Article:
April 26, 2016

My family member died and had been leasing a safe-deposit box. How do I get whatever is in the safe-deposit box?

​By Revis, Hervas & Goldberg P.A.

A safe-deposit box can be a very useful tool. If you are someone who has expensive jewelry or collectibles, such as rare comic books, a safe-deposit box can help protect these assets. But, what happens to the contents of the box when the owner passes away? The answer to that question depends on the contents of the box.

Should a person die with a safe-deposit box, and if there are no other individuals named on the safe-deposit box, a defined group of individuals can gain limited access to the safe-deposit box without a court order. Florida Statute 655.935 allows the following individuals to access the box: (1) the spouse; (2) a parent; (3) an adult descendant; or (4) a person named as a personal representative in a copy of a purported will produced by such person.

These individuals will be able to access the box and examine its contents. The examination process is done in the presence of an officer for the lessor (such as a bank manager) and usually a second employee.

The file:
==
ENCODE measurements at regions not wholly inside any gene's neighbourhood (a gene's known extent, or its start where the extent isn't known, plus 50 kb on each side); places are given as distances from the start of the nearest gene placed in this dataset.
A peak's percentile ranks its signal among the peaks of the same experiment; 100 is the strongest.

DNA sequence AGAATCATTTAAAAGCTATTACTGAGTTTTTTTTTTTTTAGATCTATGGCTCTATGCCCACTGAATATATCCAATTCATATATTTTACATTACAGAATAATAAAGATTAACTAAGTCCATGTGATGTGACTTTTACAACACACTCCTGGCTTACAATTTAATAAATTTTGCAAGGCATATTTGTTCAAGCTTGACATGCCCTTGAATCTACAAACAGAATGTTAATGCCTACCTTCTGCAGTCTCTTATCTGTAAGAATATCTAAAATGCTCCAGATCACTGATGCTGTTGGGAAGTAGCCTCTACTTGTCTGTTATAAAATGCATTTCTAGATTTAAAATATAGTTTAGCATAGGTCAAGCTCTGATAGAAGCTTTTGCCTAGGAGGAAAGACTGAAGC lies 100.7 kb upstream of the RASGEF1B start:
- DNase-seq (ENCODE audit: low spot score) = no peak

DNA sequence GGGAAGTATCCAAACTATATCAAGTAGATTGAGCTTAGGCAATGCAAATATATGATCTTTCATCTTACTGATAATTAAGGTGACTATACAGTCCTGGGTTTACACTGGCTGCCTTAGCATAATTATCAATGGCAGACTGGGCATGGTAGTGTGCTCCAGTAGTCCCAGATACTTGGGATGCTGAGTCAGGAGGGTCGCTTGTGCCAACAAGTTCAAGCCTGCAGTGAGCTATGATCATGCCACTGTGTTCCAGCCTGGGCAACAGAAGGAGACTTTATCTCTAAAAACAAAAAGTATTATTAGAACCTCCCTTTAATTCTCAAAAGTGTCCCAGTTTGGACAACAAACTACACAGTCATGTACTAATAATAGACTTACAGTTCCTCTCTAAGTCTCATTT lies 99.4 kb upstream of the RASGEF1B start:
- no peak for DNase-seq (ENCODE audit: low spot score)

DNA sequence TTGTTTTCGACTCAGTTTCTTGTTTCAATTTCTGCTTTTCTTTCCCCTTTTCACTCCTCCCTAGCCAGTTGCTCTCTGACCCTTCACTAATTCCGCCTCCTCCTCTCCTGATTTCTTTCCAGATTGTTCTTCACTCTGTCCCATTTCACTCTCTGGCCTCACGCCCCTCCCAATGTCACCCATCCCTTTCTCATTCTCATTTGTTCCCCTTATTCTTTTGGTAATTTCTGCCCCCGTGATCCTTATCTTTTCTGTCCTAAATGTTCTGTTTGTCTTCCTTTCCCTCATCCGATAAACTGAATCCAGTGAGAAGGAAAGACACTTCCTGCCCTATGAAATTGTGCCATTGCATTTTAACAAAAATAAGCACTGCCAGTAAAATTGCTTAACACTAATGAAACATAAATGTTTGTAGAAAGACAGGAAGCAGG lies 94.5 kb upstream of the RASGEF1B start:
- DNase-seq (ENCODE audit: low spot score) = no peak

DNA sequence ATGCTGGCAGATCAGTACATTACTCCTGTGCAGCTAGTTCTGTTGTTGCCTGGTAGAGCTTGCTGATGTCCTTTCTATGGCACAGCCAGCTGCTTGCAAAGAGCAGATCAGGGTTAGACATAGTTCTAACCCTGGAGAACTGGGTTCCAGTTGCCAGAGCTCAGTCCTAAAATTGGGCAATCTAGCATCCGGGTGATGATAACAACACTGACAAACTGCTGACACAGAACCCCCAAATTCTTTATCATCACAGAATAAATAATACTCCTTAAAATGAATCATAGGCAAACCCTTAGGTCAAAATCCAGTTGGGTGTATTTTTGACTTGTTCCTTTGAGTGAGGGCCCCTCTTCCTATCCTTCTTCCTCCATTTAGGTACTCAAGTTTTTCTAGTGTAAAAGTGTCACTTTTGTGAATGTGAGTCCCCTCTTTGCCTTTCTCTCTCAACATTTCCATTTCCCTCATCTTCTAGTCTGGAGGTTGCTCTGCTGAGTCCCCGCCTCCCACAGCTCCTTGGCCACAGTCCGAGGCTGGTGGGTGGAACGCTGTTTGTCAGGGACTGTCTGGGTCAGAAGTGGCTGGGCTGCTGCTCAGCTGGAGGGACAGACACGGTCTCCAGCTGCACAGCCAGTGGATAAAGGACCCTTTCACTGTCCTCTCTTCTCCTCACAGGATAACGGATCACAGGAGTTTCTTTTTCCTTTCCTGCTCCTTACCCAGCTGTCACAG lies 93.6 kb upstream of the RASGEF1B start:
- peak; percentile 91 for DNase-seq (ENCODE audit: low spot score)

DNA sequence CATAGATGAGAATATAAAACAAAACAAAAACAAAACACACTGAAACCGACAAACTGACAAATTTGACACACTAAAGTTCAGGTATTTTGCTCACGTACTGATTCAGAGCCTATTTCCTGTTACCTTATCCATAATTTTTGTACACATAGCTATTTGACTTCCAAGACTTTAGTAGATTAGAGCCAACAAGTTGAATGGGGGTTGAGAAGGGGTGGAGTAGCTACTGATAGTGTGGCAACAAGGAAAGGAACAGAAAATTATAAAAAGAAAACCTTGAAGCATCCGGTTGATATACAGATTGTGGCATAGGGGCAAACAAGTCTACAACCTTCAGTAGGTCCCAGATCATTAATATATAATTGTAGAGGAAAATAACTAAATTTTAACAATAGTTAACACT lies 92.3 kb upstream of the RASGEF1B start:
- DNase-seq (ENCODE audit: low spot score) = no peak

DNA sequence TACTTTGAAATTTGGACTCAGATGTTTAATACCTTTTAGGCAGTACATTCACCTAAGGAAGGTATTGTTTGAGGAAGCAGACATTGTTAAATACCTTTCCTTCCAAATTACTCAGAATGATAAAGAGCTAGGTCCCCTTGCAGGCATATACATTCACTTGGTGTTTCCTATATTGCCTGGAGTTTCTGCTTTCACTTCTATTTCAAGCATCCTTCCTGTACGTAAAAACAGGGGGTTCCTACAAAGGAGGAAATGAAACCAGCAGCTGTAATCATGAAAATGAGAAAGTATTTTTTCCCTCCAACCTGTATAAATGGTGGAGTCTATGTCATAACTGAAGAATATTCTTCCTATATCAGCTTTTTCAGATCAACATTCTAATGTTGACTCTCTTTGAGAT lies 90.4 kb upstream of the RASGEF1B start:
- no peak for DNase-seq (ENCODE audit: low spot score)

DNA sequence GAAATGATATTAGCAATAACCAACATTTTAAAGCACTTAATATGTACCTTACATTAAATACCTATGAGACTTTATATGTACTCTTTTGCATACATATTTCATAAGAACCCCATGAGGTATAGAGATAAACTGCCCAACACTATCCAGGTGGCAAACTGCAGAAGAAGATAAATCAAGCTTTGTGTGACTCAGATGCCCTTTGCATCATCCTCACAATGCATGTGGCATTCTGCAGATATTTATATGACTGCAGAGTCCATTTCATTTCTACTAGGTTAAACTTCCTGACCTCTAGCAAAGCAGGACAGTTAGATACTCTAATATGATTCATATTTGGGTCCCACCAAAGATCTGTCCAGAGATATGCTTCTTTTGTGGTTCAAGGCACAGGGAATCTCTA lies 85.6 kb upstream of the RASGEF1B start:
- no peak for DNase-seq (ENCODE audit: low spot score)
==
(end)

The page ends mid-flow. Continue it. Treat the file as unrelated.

Certain Documents (such as Wills and Life Insurance Policies):

The law allows certain papers to be removed from the safe-deposit box without a court order.

If a Will is found in the box, then the officer will have to file the Will with the local county probate court. If a deed to a burial plot or burial instructions are found in the box, then the officer will give such paper to the person there examining the contents of the box. Lastly, if an insurance policy on the life of the decedent is found in the box, then the officer will give the policy to the beneficiary named therein.
The officer must also make a complete copy of any document removed from the box, and place that copy, together with a memorandum of delivery identifying the name of the officer, the person to whom the document was delivered, the purported relationship of the person to whom the document was delivered, and the date of delivery, in the safe-deposit box leased by the decedent.

Everything Else:

If the box contains anything other than the three above described items, then a probate administration will be necessary in order to obtain the items. This will require court involvement.


If you or a family member rents a safe-deposit box, then in order to assure easy access to the box, it may be a good idea if the box owner gives access to a relative or trusted person.

If you need assistance accessing and securing the contents of a loved one’s safe-deposit box, you should contact a probate attorney to discuss how to proceed.

Contact Revis, Hervas & Goldberg P.A.

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